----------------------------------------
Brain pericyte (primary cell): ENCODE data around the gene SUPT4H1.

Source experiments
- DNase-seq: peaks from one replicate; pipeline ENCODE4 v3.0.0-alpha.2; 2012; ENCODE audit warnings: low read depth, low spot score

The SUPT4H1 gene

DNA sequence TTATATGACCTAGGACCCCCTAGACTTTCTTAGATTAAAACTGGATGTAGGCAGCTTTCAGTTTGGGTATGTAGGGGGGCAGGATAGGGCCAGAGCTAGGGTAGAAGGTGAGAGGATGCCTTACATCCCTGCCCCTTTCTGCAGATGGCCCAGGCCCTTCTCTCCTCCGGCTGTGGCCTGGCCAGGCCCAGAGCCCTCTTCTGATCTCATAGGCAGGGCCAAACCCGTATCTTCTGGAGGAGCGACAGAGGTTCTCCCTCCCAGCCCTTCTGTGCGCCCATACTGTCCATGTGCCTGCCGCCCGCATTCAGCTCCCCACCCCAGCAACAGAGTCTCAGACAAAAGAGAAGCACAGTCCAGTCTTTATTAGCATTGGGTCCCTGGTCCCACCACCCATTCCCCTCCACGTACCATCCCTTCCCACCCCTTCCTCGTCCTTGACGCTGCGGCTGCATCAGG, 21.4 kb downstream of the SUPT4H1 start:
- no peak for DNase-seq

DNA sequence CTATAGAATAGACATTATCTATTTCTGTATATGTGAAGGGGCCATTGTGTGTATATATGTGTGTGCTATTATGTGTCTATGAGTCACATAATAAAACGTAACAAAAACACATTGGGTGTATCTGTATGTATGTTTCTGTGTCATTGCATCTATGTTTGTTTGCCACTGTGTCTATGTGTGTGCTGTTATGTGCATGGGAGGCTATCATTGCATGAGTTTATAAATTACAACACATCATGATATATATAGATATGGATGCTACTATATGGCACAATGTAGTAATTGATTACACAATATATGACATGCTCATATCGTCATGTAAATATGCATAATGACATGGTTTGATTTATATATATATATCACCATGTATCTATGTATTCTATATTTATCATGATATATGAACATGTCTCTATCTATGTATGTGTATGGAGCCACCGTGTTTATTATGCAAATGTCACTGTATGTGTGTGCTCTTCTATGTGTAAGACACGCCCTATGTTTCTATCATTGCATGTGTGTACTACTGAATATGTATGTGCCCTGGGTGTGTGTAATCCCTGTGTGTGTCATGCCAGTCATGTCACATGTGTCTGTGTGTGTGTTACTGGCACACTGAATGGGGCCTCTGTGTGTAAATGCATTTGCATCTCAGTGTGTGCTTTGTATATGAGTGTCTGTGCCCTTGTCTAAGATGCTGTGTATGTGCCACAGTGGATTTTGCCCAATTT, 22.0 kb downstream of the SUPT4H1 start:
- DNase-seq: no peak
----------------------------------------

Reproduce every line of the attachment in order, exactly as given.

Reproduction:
Brain pericyte (primary cell): ENCODE data around the gene SUPT4H1.

Source experiments
- DNase-seq: peaks from one replicate; pipeline ENCODE4 v3.0.0-alpha.2; 2012; ENCODE audit warnings: low read depth, low spot score

The SUPT4H1 gene

DNA sequence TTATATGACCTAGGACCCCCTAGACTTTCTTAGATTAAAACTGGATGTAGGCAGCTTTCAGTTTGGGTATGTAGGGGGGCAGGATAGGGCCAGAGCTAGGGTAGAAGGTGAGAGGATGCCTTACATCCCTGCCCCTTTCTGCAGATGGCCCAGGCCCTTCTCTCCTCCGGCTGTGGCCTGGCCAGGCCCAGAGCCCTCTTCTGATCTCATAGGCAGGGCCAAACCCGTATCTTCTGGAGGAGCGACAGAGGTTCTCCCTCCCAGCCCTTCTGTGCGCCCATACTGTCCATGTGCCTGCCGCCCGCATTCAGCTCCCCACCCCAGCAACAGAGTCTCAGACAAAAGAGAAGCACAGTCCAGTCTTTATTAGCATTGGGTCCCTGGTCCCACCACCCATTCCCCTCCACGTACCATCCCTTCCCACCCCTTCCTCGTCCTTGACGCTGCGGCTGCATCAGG, 21.4 kb downstream of the SUPT4H1 start:
- no peak for DNase-seq

DNA sequence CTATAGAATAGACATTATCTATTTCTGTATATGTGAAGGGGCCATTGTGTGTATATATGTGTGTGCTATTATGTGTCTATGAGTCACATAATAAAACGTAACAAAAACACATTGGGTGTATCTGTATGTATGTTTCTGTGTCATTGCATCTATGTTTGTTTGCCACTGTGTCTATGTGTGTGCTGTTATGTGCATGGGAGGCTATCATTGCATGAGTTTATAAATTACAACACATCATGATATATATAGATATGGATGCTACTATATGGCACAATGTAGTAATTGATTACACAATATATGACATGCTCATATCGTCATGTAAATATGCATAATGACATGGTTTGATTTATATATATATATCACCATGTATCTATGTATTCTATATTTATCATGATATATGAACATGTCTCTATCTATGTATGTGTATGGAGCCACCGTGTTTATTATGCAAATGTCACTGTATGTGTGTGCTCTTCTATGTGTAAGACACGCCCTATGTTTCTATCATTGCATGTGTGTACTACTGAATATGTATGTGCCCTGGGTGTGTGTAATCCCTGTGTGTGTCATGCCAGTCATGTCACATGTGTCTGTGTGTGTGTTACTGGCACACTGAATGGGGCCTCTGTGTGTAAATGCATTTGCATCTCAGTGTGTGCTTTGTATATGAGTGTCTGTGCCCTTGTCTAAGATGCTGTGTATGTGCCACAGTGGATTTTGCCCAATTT, 22.0 kb downstream of the SUPT4H1 start:
- DNase-seq: no peak